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Spectrum woes dog wireless

The NextWave case is a symptom of the desperate shortage of wireless spectrum. 01/08/08 ReleVents hed: Spectrum woes dog wireless dek: The NextWave case is a symptom of the desperate shortage of wireless spectrum. by James Mathewson

Readers who have not yet read the Aug. 13th issue of BusinessWeek should check out its excellent commentary “8 Lessons from the Telecom Mess”. One of the lessons relates to why the United States is so far behind the rest of the world in wireless services. One of the main reasons for this is a lack of available spectrum. The radio frequencies over which wireless communications flow are in short supply, and companies can’t offer services without dedicated frequencies to carry them.

The report recommends that we wrest spectrum away from two groups that are just squatting on unused frequencies–the Department of Defense (DOD) and the big TV networks. The TV networks need the extra spectrum for high-definition television, and the DOD claims to need it for future war-related needs. Though I agree with the report’s suggestions, I don’t think we are going to get spectrum away from these squatters. The Federal Communications Commission (FCC) might try to get this spectrum, but legislative records do not support action against these congressional darlings. So we’re going to have to find spectrum under other rocks.

The primary place the FCC has looked for unused spectrum is from companies such as NextWave Telecom Inc., which have purchased spectrum at auction and failed to use it for a number of years. As a story on our site today says, the FCC is in a bitter court battle with NextWave over unused spectrum and is reportedly pleased that the Department of Justice (DOJ) is taking its case to the Supreme Court. In this case, NextWave is not only squatting on spectrum, it has failed to pay the full $4.7 billion it owes for the frequencies, which are now worth an estimated $17 billion. To further complicate matters, the FCC has already auctioned the spectrum to Verizon Communications and others assuming it could just repossess the frequencies on which NextWave defaulted.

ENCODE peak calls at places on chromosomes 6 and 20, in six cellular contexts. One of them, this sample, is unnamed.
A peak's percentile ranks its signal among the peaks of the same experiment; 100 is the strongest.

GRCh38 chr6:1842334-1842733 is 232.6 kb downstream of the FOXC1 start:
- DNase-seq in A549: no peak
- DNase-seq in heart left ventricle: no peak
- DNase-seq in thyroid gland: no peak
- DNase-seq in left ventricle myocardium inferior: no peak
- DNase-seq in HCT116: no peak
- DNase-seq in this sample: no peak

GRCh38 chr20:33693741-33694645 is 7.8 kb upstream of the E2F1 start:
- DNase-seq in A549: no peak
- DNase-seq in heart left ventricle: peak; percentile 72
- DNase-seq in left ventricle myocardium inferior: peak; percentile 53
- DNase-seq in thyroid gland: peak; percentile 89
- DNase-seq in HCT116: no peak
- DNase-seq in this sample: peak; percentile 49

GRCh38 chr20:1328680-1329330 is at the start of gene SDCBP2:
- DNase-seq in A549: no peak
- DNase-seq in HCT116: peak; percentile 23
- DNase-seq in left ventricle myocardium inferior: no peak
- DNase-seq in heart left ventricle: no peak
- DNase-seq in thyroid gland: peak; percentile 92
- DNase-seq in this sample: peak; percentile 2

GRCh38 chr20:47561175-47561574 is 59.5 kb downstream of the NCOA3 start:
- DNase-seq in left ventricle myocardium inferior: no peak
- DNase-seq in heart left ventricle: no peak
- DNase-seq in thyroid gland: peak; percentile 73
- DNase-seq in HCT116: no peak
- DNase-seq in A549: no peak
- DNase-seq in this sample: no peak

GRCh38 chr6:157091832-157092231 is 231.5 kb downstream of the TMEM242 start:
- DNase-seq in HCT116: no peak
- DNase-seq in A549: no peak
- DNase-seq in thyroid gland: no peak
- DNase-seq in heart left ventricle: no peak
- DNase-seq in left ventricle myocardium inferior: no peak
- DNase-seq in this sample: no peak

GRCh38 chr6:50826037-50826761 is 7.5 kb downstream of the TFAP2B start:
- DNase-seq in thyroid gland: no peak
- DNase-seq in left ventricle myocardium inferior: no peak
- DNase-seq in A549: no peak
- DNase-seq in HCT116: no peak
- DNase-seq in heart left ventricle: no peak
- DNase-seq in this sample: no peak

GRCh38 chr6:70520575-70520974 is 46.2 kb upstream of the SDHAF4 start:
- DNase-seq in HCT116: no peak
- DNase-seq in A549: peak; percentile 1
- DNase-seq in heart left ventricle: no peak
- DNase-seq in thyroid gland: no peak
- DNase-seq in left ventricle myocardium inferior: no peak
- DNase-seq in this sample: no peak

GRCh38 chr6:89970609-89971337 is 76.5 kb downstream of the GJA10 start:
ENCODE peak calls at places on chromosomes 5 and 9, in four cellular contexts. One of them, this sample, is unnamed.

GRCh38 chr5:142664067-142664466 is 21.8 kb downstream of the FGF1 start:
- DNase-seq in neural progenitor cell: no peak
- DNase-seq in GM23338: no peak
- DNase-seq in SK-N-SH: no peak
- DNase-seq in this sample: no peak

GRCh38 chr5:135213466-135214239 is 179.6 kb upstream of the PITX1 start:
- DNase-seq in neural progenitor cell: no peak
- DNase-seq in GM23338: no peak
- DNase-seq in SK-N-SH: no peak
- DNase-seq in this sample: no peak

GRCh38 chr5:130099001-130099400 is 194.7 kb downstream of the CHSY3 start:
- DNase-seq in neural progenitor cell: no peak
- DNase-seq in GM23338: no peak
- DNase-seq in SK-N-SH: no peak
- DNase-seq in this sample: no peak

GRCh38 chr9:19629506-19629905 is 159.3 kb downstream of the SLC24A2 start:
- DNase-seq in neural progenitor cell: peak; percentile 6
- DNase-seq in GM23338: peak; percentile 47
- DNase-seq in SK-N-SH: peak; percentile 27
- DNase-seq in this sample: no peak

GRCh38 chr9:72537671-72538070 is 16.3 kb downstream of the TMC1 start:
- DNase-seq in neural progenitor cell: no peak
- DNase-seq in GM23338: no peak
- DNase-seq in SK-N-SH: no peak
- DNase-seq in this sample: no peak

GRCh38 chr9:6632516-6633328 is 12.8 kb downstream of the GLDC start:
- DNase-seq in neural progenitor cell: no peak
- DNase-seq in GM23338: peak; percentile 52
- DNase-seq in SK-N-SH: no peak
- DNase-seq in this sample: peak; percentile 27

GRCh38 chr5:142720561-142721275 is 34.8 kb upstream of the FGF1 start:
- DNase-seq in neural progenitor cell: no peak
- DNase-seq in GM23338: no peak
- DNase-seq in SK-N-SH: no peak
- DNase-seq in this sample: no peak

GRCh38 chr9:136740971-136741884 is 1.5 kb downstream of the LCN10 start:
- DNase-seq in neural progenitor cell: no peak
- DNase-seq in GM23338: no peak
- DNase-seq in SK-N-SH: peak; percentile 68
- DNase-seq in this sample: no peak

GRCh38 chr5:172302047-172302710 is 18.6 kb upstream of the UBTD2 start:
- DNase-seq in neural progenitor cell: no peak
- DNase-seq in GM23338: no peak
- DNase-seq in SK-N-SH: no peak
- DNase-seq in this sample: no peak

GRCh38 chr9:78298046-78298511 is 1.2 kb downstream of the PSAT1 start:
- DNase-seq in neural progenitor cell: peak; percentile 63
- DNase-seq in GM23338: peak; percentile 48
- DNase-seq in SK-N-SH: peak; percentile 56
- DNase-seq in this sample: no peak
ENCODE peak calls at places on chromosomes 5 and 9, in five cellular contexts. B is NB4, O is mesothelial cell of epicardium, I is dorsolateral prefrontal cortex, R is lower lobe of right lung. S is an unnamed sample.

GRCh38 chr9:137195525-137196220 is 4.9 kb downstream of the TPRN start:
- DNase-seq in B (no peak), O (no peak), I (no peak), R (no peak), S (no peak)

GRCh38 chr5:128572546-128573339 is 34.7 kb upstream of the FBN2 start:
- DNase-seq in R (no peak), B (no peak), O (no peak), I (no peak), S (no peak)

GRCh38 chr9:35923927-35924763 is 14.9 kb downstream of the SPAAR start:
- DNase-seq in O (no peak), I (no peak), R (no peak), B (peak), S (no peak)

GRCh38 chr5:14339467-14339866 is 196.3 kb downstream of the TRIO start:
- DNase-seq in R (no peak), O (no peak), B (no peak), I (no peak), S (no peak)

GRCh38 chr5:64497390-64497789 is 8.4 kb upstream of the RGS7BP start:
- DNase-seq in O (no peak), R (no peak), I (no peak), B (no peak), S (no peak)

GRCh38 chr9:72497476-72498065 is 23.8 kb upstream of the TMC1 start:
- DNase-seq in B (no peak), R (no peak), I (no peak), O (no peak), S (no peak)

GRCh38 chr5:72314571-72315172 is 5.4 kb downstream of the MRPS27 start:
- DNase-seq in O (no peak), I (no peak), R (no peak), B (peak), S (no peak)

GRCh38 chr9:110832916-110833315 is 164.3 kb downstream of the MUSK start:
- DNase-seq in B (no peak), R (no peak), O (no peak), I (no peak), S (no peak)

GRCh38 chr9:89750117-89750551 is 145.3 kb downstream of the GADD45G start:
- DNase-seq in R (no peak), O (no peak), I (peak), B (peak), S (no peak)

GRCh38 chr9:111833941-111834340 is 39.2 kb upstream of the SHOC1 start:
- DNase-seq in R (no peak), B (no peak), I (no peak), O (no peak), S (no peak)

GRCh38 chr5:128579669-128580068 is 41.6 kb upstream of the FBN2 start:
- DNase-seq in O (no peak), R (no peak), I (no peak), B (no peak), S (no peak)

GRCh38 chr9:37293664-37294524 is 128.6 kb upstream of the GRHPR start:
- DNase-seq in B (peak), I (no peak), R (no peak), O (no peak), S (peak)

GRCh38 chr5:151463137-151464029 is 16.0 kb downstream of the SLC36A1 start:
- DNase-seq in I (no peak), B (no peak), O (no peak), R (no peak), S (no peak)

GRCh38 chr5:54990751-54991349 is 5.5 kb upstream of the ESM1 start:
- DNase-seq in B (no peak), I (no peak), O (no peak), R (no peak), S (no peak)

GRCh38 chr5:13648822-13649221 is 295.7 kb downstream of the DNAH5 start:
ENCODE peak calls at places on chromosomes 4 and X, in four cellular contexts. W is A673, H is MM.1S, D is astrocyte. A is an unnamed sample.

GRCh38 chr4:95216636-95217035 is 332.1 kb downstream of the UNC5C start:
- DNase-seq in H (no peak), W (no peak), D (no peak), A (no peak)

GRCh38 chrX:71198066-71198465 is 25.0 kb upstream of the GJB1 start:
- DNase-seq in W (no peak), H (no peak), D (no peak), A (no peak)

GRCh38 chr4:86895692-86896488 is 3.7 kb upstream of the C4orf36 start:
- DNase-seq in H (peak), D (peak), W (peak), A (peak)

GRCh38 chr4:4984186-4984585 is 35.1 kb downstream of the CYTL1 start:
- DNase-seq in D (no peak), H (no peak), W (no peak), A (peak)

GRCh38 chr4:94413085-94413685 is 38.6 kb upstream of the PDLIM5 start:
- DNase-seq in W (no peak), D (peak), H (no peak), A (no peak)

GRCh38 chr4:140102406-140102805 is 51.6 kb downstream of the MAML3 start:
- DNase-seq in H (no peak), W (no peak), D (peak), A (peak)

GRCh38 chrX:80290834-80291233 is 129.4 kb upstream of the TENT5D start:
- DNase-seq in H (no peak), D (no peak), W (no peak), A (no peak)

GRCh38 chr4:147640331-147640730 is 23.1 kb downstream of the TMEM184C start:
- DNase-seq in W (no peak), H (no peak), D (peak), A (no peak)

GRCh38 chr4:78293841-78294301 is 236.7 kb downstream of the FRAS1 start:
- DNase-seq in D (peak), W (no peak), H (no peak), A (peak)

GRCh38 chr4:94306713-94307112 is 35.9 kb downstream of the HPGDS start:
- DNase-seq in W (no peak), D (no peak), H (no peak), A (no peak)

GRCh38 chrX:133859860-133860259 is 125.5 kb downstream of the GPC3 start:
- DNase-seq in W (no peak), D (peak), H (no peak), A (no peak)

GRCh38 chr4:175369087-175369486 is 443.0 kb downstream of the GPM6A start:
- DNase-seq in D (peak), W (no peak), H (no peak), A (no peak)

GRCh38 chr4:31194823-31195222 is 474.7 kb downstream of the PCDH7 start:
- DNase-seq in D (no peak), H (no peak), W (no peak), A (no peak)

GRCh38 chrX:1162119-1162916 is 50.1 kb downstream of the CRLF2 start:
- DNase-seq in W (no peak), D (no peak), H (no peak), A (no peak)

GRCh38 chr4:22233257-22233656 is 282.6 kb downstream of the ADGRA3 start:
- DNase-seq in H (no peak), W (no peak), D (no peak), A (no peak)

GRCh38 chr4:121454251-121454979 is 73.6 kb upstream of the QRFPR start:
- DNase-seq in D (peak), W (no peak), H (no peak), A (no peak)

As another story on our site today reports, NextWave will continue to fight for the spectrum all the way to the Supreme Court while it completes its Chapter 11 bankruptcy protection against its creditors, including the FCC. According to the story, the company is “extremely disappointed” that the FCC has convinced the DOJ to appeal a lower court ruling that would allow NextWave to own the spectrum. It plans to offer so-called 3G wireless solutions over the frequencies that have been repossessed by the FCC.

My question is, given the critical shortage of available wireless spectrum, should a company in Chapter 11 be allowed to hog a big chunk of available frequencies? Or should other wireless companies, which have already paid for the spectrum after it was re-auctioned, be given the frequencies? My view is, whatever the merits of the legal case, it is highly unlikely NextWave will be able to succeed even if it wins the Supreme Court battle. So the spectrum will just languish as NextWave flounders in its attempts. Clearly, the FCC has consumers’ best interests in mind here: It is certainly in our best interests to have a reputable wireless company selling services over that spectrum. Perhaps our spectrum shortage would be a little less critical if the FCC was given the authority that Congress vested in the commission. Hopefully, the Supreme Court will take this into account as it makes its ruling.

James Mathewson is editorial director of ComputerUser magazine and ComputerUser.com.

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